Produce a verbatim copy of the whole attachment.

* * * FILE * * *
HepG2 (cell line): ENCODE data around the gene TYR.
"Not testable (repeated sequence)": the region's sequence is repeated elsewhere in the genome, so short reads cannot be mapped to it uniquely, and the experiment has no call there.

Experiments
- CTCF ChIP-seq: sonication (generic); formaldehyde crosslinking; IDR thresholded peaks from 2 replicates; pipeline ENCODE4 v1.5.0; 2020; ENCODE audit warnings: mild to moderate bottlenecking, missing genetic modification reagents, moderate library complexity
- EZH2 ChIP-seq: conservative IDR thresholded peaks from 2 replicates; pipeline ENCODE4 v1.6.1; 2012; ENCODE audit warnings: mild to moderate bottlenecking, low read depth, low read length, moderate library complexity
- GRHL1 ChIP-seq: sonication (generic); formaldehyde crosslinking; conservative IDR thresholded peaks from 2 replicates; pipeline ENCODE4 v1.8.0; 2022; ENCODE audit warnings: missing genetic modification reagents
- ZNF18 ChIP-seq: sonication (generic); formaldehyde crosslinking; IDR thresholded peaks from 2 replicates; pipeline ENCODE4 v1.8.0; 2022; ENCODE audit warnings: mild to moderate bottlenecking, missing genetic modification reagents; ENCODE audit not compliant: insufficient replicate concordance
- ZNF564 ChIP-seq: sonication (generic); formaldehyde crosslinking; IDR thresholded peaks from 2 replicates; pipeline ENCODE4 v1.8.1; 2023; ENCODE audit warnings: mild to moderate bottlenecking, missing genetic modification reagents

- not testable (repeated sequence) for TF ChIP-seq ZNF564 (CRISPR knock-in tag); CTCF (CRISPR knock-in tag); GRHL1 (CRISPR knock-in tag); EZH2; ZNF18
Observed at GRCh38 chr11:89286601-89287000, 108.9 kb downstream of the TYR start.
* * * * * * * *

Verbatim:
HepG2 (cell line): ENCODE data around the gene TYR.
"Not testable (repeated sequence)": the region's sequence is repeated elsewhere in the genome, so short reads cannot be mapped to it uniquely, and the experiment has no call there.

Experiments
- CTCF ChIP-seq: sonication (generic); formaldehyde crosslinking; IDR thresholded peaks from 2 replicates; pipeline ENCODE4 v1.5.0; 2020; ENCODE audit warnings: mild to moderate bottlenecking, missing genetic modification reagents, moderate library complexity
- EZH2 ChIP-seq: conservative IDR thresholded peaks from 2 replicates; pipeline ENCODE4 v1.6.1; 2012; ENCODE audit warnings: mild to moderate bottlenecking, low read depth, low read length, moderate library complexity
- GRHL1 ChIP-seq: sonication (generic); formaldehyde crosslinking; conservative IDR thresholded peaks from 2 replicates; pipeline ENCODE4 v1.8.0; 2022; ENCODE audit warnings: missing genetic modification reagents
- ZNF18 ChIP-seq: sonication (generic); formaldehyde crosslinking; IDR thresholded peaks from 2 replicates; pipeline ENCODE4 v1.8.0; 2022; ENCODE audit warnings: mild to moderate bottlenecking, missing genetic modification reagents; ENCODE audit not compliant: insufficient replicate concordance
- ZNF564 ChIP-seq: sonication (generic); formaldehyde crosslinking; IDR thresholded peaks from 2 replicates; pipeline ENCODE4 v1.8.1; 2023; ENCODE audit warnings: mild to moderate bottlenecking, missing genetic modification reagents

- not testable (repeated sequence) for TF ChIP-seq ZNF564 (CRISPR knock-in tag); CTCF (CRISPR knock-in tag); GRHL1 (CRISPR knock-in tag); EZH2; ZNF18
Observed at GRCh38 chr11:89286601-89287000, 108.9 kb downstream of the TYR start.